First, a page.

- Gender Roles: A gender role is a set of societal norms dictating what types of behaviors are generally considered acceptable, appropriate, or desirable for a person of a certain sex. Similar to stereotyping, gender role discrimination happens when an employee is expected to perform certain duties based on his or her sex with negative consequences for not meeting those expectations. This type of discrimination can lead to unequal benefits and unfair job classification practices. Here is an example of gender role discrimination in the workplace: “Your company’s health insurance policy does not cover your spouse, because it is assumed that he will have his own benefits, while your male coworkers have their wives covered by the policy. Because your husband is between jobs, you have to pay increased health benefits on his behalf that your coworkers do not pay for their wives.”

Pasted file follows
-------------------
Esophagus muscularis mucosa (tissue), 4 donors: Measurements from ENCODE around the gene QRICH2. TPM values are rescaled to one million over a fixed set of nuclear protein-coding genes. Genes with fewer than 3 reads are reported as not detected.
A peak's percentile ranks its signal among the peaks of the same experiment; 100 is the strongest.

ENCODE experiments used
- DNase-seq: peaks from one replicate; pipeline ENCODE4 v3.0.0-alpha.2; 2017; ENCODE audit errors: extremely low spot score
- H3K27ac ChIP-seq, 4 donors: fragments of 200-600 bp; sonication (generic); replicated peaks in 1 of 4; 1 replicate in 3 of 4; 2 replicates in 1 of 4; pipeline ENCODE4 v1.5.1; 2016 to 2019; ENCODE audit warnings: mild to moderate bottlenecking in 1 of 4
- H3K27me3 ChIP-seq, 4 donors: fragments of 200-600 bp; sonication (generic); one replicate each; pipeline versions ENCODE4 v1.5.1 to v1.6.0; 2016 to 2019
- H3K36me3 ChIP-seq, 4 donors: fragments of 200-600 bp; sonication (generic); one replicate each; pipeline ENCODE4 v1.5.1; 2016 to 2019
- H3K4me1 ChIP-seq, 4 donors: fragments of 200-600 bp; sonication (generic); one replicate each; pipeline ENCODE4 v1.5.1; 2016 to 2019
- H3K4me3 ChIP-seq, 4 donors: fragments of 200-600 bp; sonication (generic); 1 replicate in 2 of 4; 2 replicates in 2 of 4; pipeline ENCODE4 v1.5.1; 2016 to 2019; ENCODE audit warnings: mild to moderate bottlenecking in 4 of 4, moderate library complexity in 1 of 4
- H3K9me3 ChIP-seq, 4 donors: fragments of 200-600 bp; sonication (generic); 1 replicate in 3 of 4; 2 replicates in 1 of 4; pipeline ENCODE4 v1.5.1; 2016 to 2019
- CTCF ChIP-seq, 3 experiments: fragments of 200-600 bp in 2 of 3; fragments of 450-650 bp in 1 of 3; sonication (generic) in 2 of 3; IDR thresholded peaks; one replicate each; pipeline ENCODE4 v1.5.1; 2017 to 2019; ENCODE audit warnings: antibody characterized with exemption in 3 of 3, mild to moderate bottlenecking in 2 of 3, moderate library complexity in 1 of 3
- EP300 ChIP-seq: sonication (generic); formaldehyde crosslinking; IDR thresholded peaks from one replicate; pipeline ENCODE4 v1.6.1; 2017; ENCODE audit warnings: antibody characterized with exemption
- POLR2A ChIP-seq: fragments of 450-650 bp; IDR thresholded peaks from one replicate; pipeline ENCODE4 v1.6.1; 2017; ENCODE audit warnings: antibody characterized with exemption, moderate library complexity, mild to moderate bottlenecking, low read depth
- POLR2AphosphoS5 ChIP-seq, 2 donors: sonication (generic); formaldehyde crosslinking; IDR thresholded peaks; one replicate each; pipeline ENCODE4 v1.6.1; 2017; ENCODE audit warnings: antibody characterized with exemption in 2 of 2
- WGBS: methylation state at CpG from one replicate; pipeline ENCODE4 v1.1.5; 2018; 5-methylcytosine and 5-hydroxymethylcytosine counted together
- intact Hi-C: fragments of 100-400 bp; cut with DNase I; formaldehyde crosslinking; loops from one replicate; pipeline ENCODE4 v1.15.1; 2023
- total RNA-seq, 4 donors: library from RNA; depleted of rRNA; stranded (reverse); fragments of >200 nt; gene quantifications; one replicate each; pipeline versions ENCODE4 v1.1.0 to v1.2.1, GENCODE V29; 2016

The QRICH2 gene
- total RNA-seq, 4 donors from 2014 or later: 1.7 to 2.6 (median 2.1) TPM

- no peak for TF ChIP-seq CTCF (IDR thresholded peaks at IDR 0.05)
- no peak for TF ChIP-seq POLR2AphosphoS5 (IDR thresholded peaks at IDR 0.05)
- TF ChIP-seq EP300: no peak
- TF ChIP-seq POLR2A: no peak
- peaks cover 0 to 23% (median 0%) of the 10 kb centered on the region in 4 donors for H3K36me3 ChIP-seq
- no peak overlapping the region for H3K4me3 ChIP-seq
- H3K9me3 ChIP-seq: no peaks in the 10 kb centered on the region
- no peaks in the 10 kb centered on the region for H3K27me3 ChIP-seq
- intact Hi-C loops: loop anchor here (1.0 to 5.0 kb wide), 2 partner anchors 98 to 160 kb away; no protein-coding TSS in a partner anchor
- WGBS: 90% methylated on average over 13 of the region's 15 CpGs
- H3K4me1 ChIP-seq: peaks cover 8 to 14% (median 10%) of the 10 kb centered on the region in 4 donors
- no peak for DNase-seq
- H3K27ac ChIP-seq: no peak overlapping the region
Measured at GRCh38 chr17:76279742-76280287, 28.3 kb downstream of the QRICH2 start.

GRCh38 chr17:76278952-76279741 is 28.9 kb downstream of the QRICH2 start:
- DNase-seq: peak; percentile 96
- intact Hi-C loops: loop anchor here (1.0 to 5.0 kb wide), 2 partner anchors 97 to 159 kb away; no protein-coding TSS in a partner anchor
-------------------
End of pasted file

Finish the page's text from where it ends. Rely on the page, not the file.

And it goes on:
- Sexual Harassment: Any unwelcome sexual advance, request for sexual favors, or other verbal or physical conduct of a sexual nature is considered sexual harassment, especially when submission to or rejection of this conduct explicitly or implicitly affects an employee’s job status. There is also sex-based harassment that is not of a sexual nature that includes frequent derogatory comments about a certain gender. This type of discrimination may unreasonably interfere with an individual’s work performance and can create an intimidating, hostile, or offensive work environment. Here is an example of sexual harassment in the workplace: “Your boss is the vice president of the company. He repeatedly makes unwelcome comments about your body and routinely puts his arm around your waist when discussing work-related matters. You tell him his behavior makes you uncomfortable and ask him to stop. He says, ‘Maybe you are too uptight for this job. I probably should never have hired you.’ You now are afraid of losing your job if you don’t ‘loosen up.’”